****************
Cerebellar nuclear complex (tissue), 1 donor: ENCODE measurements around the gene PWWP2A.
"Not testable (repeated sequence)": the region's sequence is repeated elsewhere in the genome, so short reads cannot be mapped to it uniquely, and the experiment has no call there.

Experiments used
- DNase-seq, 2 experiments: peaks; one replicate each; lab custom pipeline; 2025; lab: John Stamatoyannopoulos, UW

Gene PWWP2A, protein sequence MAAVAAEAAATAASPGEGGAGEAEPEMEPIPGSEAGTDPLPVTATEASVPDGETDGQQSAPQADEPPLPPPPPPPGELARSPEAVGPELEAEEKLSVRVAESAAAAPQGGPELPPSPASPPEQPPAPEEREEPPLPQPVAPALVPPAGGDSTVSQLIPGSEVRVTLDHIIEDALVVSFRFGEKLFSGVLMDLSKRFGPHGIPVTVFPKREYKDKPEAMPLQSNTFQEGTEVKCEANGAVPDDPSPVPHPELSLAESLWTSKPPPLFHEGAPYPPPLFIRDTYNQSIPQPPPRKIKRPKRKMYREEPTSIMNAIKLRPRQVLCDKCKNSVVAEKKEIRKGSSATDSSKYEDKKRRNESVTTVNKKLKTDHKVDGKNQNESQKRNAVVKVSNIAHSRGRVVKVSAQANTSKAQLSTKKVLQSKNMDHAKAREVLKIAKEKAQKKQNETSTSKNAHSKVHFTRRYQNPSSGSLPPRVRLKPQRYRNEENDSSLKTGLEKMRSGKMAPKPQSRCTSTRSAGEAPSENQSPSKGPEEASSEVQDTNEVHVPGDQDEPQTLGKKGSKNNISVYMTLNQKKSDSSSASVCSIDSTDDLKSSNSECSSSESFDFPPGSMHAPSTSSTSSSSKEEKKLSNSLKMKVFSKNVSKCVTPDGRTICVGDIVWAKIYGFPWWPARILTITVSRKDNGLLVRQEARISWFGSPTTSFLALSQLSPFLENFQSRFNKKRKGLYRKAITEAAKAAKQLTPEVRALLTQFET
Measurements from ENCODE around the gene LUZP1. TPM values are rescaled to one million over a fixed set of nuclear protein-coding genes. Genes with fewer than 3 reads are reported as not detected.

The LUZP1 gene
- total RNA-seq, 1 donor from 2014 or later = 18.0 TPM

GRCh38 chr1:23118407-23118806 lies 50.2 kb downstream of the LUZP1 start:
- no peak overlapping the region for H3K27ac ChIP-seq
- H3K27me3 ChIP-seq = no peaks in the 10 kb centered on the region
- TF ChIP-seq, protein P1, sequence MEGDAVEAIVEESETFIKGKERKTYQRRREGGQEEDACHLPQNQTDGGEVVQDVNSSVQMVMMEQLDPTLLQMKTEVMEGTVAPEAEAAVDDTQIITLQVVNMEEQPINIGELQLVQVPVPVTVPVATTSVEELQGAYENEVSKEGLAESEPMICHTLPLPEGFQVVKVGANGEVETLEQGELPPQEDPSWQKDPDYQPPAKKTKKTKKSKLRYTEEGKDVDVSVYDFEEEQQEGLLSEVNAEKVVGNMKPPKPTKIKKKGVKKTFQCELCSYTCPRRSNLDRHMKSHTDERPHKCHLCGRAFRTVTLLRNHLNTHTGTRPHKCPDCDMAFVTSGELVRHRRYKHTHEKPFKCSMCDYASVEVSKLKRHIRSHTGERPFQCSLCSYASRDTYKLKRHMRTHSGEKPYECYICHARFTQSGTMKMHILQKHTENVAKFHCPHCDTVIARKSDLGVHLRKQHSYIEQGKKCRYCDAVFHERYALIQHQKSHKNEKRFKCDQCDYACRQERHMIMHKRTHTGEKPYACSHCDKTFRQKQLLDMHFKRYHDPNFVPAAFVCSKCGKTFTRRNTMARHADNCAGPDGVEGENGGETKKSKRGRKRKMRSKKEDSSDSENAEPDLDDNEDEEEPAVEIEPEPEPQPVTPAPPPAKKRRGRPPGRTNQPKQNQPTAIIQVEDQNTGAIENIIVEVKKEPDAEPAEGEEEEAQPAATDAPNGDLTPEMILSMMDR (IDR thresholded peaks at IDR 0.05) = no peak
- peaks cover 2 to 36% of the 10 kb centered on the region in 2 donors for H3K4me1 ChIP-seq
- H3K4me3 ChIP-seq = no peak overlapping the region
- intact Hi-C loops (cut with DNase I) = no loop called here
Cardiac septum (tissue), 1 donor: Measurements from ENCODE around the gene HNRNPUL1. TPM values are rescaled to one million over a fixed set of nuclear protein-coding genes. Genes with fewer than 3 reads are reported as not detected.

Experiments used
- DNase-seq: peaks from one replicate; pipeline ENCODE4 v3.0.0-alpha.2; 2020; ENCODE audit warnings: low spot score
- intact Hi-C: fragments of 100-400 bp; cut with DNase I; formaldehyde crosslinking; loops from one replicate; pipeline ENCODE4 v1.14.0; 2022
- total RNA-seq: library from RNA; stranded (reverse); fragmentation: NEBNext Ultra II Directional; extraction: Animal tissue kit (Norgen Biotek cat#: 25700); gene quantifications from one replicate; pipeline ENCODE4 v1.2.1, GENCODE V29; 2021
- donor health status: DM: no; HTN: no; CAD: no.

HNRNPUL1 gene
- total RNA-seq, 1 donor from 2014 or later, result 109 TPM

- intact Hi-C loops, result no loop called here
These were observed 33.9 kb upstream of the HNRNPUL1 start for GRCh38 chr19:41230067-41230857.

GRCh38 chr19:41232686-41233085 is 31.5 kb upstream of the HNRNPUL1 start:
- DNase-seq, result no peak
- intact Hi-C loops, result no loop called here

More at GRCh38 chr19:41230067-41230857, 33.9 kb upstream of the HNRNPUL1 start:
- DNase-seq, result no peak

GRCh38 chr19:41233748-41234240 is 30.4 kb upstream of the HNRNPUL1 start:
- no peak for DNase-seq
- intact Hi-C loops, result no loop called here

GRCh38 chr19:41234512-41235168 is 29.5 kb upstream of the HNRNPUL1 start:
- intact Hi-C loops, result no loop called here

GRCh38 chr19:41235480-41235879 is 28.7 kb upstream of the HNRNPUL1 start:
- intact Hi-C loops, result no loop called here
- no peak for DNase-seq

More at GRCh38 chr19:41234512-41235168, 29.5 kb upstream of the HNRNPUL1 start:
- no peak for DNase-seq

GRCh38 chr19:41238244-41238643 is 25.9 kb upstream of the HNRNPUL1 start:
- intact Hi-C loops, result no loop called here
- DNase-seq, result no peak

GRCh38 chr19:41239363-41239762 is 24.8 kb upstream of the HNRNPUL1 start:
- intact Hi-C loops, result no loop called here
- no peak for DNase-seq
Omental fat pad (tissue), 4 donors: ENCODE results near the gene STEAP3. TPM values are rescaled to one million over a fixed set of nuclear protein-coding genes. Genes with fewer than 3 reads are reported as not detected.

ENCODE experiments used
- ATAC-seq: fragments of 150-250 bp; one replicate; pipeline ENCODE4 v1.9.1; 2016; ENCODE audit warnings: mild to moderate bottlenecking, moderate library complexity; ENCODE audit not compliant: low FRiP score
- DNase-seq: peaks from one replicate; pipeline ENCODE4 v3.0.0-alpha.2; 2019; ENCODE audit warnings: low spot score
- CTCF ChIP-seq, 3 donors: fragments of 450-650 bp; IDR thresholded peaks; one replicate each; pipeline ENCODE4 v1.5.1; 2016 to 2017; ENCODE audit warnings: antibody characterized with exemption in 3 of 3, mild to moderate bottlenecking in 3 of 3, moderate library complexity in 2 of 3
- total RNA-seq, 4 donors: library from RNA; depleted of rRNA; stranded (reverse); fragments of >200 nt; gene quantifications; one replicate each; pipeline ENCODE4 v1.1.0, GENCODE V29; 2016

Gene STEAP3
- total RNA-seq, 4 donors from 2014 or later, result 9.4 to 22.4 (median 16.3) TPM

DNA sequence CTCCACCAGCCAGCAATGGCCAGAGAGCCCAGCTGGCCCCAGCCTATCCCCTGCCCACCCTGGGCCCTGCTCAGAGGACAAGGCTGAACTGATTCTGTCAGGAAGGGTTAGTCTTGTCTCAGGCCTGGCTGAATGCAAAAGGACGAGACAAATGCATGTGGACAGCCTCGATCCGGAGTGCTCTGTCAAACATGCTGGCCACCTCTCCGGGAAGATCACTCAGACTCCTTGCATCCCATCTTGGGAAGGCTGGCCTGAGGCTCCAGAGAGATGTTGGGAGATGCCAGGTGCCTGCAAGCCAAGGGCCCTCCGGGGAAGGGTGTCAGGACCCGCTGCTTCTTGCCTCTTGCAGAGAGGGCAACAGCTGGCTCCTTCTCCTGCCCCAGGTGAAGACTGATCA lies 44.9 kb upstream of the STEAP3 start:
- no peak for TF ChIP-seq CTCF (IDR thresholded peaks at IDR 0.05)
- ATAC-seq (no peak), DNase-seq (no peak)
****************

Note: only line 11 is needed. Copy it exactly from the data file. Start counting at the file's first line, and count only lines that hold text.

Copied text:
- H3K27me3 ChIP-seq = no peaks in the 10 kb centered on the region